While the “Spirit of Gravel” is touted as making offroad cycling accessible and welcoming to many, racers with time and budget constraints can be forgiven for feeling like gravel races are anything but accessible. Add together entry fees in the hundreds of dollars, events selling out months in advance, and the races often far enough from civilization that they need an overnight stay and a weekend away, and it starts to add up to an expensive sport that is impossible for many of us to do every weekend. Our favorite discipline of cyclocross (aka “shorttrackgravel”) looks to be a lot more welcoming for those wanting competition.
The crew behind this Saturday’s East Bay Dirt Classic, held in the hills above Oakland on October, aims to make offroad cycling more accessible to all cyclists, with its dirt ride/race starting in one of California’s biggest cities, paired with a relatively affordable entry fee.
The event not only makes gravel racing more acessible for budget-constrained cyclists, but more importantly, also helps local community members with far greater needs. The Classic has raised over $250,000 for the Alameda Food Bank and its effort to help the 25% of County residents who rely on its services. This year is no exception. You know exactly where your entry fee is going.
This year, the event returns to its mass start and pool party roots after several years of virtual, Strava-based competition. It starts and ends in the Oakland Hills, at one of the organizer’s residences. Participants help feed those in need, and get fed after the ride with a backyard BBQ and pool party complete with a hot tub.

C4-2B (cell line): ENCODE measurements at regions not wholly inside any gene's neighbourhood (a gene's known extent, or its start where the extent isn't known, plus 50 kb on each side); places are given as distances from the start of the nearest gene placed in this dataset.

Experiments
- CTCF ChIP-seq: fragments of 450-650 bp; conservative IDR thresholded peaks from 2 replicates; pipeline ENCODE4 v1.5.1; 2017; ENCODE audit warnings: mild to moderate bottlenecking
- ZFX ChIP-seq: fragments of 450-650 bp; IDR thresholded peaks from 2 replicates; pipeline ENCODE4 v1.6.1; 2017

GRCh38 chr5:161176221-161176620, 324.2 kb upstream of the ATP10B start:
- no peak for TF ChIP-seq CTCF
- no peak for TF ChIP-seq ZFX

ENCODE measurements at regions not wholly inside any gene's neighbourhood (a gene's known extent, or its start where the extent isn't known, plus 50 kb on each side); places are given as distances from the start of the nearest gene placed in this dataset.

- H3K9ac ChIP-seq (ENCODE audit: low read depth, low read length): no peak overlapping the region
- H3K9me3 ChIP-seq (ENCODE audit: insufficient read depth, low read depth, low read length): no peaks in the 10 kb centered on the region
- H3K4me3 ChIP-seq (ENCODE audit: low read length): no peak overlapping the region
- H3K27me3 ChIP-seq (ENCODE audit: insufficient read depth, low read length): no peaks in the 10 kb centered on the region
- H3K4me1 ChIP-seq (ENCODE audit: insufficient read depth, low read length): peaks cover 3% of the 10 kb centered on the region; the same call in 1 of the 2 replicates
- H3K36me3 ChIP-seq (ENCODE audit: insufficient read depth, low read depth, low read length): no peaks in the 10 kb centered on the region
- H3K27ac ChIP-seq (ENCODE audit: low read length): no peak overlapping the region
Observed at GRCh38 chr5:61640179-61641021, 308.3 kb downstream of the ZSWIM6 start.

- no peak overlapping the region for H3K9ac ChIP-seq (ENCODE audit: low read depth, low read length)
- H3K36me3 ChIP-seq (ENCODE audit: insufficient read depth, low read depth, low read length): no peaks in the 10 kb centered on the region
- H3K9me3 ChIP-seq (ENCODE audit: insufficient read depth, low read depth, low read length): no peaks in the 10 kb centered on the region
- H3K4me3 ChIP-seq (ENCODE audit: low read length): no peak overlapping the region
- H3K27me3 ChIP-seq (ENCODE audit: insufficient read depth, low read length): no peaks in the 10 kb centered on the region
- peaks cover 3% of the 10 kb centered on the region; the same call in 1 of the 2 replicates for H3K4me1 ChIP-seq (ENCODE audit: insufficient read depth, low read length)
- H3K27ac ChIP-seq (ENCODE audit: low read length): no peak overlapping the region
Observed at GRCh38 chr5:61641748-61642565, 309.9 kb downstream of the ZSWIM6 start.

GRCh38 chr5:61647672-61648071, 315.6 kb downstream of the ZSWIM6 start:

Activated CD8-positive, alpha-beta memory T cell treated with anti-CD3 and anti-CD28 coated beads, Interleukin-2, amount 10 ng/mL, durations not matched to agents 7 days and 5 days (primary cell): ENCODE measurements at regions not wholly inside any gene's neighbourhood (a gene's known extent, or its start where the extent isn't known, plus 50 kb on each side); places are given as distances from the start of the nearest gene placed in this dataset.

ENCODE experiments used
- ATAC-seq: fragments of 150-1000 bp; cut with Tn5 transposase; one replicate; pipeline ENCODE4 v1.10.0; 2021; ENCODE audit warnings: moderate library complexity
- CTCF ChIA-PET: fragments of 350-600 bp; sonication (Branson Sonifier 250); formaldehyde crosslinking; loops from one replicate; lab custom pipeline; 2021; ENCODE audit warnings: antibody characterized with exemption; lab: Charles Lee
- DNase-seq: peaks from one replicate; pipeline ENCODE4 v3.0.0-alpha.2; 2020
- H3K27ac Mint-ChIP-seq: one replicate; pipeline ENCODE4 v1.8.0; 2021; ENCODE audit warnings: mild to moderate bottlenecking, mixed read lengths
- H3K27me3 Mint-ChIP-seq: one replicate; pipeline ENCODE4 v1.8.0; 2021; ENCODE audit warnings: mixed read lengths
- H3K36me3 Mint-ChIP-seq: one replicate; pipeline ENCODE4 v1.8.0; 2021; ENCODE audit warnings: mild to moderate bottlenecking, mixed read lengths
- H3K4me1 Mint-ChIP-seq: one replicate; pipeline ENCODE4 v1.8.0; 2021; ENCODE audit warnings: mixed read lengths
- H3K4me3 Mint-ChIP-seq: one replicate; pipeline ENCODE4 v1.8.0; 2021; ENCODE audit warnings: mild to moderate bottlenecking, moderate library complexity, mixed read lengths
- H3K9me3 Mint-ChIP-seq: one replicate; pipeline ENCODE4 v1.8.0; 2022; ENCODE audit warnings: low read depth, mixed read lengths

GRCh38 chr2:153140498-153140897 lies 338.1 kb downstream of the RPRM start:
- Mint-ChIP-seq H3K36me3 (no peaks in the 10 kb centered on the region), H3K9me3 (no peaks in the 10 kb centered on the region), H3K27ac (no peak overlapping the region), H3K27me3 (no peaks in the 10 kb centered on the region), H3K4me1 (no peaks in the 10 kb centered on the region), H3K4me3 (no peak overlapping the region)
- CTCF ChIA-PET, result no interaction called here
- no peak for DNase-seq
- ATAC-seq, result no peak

The virtual option is still available for those who can’t make the event or want to avoid the gathering.
The event is shorter than previous mass start events, with just 23 miles of mostly dirt, but significant climbing (3500 feet), especially in the latter half. The course heads south to Lake Chabot, instead of north into Tilden Park as it has in years past. It’s still an area filled with cyclocross history, just a few miles from the first USCF Cyclocross National Championships in 1975.
Early reports are of a burly 2023 course with more rocks than in the past, suggesting bigger gravel tires and lower gears, or a mountain bike over a gravel bike, if you have options.
There’s also a race within a race, with a Strava segment out on the course offering a separate prize.
Racers get a post-ride meal, a t-shirt, a pool party and can be home for dinner, all for under $100 ($85).
Cyclocross Magazine was present at early editions, and admire the event’s casual style, and give-back mission. There may not be bacon-wrapped pickle hand-ups or stocked aid stations, but the new, shorter distance makes carrying your own hydration and calorie needs easier.
Rumor has it a USA Cycling Cyclocross Worlds team member and Short Track National Champion will be gunning for the win.
More info and registration: eastbaydirtclassic.com